The Wee Free Men by Terry Pratchett is the first of a four-book series about nine-year-old Tiffany Aching, who has decided to become a witch. Her courage, clear-sightedness, and competence in wielding a frying pan prove to the witches in Fairyland that she was indeed born a witch, and a powerful one at that. When the Fairy Queen steals her brother, Tiffany sets off through the Fairyland wilderness to save him and ends up in a face-off with the Fairy Queen herself. The Girl Who Circumnavigated Fairyland in a Ship of Her Own Making by Catherynne M. Valente is a captivating tale of the magical turn of events in September’s life after the Green Wind whisks her to Fairyland. September’s loyal friends—including a Wyverary (half-library, half-dragon) and a small boy named Saturday—help her negotiate Fairyland’s terrain and all of its rules in an unforgettable adventure filled with love, courage, and whimsy.

Beauty by Robin McKinley is a retelling of the classic Beauty and the Beast tale. Beauty does not feel she lives up to her nickname and instead prefers her intellect and talent to her looks, and her genuine narration helps the reader understand her relationship with the Beast and the challenges it presents. Alanna: The First Adventure by Tamara Pierce is the first in a four-part series about Alanna of Trebond, who disguises herself as a boy so she can train for battle, and along the way she realizes that her true identity far surpasses traditional gender role expectations.

A Wrinkle in Time by Madeleine L'Engle is about a gifted family's adventures through time (by way of a tesseract, or the wrinkle in time) in their attempts to save their father. Meg and Charles Wallace Murry's parents are both physicists, and they each have quirky personalities and unique traits that cause Meg's classmates to tease her, but Meg learns to ignore her classmates' judgments as she harnesses her intelligence to save her father. This book helped me understand when I was young that being different shouldn’t make me an outcast, and reminds me that everyone thinks they're different in some way, which is precisely what makes each one of us special.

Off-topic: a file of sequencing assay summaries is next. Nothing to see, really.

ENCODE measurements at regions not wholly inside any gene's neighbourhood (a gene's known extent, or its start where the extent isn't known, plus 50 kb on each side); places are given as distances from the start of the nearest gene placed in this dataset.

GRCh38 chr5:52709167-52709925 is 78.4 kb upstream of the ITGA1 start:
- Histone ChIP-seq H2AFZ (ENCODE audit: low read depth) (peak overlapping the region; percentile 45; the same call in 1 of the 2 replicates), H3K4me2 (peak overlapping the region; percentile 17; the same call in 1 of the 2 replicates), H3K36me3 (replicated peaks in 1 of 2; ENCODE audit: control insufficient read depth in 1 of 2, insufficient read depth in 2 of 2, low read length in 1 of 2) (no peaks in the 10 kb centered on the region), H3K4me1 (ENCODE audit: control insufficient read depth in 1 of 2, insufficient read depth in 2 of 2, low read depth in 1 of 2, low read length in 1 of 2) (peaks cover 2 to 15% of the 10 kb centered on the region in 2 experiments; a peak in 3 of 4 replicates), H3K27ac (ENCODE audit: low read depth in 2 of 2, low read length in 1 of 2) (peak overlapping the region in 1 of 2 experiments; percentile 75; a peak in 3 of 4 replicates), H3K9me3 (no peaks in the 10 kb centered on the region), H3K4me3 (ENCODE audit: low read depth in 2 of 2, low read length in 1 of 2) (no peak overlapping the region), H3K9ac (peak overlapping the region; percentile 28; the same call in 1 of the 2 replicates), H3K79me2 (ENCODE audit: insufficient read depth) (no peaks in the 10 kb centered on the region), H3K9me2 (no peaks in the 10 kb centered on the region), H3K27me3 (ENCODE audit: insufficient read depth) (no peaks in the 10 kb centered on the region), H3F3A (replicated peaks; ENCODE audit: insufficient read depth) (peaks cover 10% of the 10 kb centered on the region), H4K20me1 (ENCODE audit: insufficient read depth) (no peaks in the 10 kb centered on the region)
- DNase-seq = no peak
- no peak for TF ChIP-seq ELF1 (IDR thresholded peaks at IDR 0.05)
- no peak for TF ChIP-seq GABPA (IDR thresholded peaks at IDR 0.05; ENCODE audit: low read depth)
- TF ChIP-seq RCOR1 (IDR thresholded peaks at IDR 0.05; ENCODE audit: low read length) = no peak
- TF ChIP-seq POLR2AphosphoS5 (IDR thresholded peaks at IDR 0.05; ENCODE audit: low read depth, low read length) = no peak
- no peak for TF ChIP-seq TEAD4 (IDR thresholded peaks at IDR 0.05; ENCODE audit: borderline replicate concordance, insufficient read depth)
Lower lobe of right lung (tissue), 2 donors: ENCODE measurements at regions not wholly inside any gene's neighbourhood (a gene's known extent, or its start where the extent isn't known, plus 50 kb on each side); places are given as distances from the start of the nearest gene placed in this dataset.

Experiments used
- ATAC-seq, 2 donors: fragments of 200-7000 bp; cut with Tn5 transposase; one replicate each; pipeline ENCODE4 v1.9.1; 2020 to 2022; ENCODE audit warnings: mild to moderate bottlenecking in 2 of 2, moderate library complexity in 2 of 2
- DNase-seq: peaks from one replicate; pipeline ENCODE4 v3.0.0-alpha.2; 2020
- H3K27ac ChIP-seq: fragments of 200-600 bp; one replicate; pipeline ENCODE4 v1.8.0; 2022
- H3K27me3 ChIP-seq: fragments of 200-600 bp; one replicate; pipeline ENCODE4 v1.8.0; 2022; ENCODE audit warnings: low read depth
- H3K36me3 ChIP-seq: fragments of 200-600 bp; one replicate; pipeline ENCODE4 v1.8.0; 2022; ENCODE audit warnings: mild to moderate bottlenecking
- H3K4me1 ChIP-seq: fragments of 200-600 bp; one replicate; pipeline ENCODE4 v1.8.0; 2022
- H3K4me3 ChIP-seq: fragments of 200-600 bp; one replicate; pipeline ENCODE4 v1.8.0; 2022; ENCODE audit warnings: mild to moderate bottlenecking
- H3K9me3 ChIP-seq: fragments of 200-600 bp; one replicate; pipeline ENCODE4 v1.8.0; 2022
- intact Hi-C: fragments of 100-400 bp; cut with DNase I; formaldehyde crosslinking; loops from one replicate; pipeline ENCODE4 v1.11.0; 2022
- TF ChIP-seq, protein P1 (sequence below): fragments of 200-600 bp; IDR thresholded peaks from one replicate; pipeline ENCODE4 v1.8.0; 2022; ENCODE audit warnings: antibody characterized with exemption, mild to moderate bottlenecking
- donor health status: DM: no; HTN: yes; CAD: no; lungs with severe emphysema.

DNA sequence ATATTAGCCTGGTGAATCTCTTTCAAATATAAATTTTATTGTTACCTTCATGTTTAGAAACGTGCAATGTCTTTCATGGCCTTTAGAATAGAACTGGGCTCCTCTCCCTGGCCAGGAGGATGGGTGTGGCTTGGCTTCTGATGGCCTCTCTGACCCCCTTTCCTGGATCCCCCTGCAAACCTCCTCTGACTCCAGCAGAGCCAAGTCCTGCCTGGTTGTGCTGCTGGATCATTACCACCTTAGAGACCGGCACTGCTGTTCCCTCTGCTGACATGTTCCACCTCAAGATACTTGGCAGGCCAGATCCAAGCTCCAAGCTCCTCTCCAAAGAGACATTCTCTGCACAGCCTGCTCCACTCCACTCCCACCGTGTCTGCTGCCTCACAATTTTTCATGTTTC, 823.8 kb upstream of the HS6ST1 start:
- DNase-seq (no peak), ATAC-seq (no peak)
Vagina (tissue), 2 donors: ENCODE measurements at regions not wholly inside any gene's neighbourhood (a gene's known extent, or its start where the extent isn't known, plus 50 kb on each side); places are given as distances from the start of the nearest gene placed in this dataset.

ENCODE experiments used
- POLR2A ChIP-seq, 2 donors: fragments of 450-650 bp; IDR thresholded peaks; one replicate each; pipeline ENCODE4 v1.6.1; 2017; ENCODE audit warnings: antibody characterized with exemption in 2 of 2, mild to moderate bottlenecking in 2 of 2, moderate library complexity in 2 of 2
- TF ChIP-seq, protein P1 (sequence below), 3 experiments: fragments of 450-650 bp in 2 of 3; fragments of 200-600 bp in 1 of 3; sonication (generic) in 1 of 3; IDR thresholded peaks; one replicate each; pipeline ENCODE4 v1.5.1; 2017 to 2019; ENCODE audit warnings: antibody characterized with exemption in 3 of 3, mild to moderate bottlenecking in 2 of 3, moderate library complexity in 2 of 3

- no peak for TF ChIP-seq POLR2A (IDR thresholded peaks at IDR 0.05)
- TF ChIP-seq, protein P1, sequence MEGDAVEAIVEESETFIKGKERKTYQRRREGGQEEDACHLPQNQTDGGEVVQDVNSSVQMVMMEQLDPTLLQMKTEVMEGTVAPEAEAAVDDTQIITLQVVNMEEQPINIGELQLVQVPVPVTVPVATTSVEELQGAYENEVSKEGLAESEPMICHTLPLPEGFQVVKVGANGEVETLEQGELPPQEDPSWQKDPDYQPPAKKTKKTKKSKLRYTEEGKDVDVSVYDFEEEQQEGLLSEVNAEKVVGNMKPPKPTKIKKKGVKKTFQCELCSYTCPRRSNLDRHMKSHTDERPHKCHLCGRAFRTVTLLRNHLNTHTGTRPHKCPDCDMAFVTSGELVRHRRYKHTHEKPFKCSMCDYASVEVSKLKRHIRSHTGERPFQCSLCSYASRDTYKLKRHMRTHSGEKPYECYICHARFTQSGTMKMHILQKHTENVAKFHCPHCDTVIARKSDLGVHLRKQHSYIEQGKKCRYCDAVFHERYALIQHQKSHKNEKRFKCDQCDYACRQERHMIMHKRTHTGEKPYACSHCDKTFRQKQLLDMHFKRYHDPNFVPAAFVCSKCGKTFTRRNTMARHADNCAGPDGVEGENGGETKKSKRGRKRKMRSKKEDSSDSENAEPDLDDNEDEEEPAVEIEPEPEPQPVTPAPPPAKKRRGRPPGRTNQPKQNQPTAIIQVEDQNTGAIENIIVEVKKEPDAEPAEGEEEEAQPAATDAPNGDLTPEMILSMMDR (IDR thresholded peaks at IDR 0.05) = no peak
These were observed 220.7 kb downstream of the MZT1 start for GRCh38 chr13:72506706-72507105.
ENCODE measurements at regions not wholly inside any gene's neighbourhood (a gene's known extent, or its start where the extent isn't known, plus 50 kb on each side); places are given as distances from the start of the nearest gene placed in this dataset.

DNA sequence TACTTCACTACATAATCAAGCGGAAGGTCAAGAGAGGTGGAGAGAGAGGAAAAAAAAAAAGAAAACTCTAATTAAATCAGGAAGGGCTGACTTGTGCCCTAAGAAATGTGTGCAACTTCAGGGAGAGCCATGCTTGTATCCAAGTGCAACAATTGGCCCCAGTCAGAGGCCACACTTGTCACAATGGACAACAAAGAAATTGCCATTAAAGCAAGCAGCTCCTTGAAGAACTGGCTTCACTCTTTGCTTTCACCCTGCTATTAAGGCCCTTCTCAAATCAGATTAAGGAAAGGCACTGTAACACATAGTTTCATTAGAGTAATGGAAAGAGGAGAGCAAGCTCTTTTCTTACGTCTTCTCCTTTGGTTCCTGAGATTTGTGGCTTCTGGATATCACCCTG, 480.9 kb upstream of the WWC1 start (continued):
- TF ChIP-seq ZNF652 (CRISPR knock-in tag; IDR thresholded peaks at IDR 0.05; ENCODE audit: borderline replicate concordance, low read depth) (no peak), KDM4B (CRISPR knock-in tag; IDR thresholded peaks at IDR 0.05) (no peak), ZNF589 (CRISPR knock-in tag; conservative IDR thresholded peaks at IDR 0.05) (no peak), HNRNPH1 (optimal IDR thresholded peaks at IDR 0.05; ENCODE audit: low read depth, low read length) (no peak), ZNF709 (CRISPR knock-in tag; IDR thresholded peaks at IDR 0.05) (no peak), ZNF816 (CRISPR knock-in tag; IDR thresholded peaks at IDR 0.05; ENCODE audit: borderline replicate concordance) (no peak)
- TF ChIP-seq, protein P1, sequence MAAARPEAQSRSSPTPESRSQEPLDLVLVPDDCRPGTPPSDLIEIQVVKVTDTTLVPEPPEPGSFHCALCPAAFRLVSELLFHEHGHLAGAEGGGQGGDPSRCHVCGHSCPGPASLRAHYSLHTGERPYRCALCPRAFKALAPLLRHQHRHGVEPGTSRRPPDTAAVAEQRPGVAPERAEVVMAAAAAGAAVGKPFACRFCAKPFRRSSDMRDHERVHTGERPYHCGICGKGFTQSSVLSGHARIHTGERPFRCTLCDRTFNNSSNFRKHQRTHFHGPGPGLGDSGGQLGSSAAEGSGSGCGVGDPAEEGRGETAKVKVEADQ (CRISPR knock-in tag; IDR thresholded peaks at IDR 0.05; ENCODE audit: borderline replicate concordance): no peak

There are a few more books that I think will encourage your sister to realize how special she is, but these are not specifically Celtic or fantasy tales. 33 Things Every Girl Should Know, edited by Tonya Bolden, tells the stories of 33 women who embraced their special qualities to make a difference in other people's lives. The women in this book had to work hard to recognize that what made them different from other girls was also what made them strong and beautiful. The Ordinary Princess by M.M. Kaye is about a princess who was given the gift of Ordinariness at birth, and even though she wishes she had a different, more exciting gift, she grows up to be happy and successful!

Destiny, I hope these suggestions can give you and your sister new stories of brilliant, gifted, beautiful girls to share with each other. Many of these books are close to my heart and the protagonists showed me strength and courage I didn’t know I had. I hope they can show you and your sister as well.

All my best,

Rachel Johnston

A Mighty Girl Special Projects Intern